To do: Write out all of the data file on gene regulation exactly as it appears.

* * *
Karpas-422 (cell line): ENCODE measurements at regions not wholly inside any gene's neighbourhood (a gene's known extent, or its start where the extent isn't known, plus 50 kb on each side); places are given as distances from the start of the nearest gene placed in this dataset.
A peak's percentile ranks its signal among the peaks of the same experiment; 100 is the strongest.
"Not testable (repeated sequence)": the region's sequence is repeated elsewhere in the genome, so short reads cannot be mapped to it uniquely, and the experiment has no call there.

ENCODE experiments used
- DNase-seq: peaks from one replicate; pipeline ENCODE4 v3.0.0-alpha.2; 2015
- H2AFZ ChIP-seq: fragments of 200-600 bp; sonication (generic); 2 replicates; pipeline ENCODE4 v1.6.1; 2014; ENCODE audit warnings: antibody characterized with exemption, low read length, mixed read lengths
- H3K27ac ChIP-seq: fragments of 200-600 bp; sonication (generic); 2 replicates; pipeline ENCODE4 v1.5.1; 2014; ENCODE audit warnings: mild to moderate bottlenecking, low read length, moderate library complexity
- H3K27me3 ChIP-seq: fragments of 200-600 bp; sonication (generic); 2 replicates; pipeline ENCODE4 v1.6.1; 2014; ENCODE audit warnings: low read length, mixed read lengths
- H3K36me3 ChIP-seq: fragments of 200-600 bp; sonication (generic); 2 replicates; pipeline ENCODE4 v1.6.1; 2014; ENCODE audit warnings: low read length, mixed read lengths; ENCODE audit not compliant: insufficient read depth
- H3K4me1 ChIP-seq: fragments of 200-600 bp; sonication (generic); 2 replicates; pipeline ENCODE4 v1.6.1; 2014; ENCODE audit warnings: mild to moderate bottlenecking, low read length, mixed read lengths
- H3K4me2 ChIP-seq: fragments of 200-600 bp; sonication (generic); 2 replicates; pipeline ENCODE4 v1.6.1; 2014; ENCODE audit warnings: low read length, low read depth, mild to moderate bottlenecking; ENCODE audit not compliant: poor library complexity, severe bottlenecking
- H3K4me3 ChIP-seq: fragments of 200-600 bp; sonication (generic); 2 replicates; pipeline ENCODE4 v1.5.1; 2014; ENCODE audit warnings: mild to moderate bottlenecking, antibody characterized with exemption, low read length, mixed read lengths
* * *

Karpas-422 (cell line): ENCODE measurements at regions not wholly inside any gene's neighbourhood (a gene's known extent, or its start where the extent isn't known, plus 50 kb on each side); places are given as distances from the start of the nearest gene placed in this dataset.
A peak's percentile ranks its signal among the peaks of the same experiment; 100 is the strongest.
"Not testable (repeated sequence)": the region's sequence is repeated elsewhere in the genome, so short reads cannot be mapped to it uniquely, and the experiment has no call there.

ENCODE experiments used
- DNase-seq: peaks from one replicate; pipeline ENCODE4 v3.0.0-alpha.2; 2015
- H2AFZ ChIP-seq: fragments of 200-600 bp; sonication (generic); 2 replicates; pipeline ENCODE4 v1.6.1; 2014; ENCODE audit warnings: antibody characterized with exemption, low read length, mixed read lengths
- H3K27ac ChIP-seq: fragments of 200-600 bp; sonication (generic); 2 replicates; pipeline ENCODE4 v1.5.1; 2014; ENCODE audit warnings: mild to moderate bottlenecking, low read length, moderate library complexity
- H3K27me3 ChIP-seq: fragments of 200-600 bp; sonication (generic); 2 replicates; pipeline ENCODE4 v1.6.1; 2014; ENCODE audit warnings: low read length, mixed read lengths
- H3K36me3 ChIP-seq: fragments of 200-600 bp; sonication (generic); 2 replicates; pipeline ENCODE4 v1.6.1; 2014; ENCODE audit warnings: low read length, mixed read lengths; ENCODE audit not compliant: insufficient read depth
- H3K4me1 ChIP-seq: fragments of 200-600 bp; sonication (generic); 2 replicates; pipeline ENCODE4 v1.6.1; 2014; ENCODE audit warnings: mild to moderate bottlenecking, low read length, mixed read lengths
- H3K4me2 ChIP-seq: fragments of 200-600 bp; sonication (generic); 2 replicates; pipeline ENCODE4 v1.6.1; 2014; ENCODE audit warnings: low read length, low read depth, mild to moderate bottlenecking; ENCODE audit not compliant: poor library complexity, severe bottlenecking
- H3K4me3 ChIP-seq: fragments of 200-600 bp; sonication (generic); 2 replicates; pipeline ENCODE4 v1.5.1; 2014; ENCODE audit warnings: mild to moderate bottlenecking, antibody characterized with exemption, low read length, mixed read lengths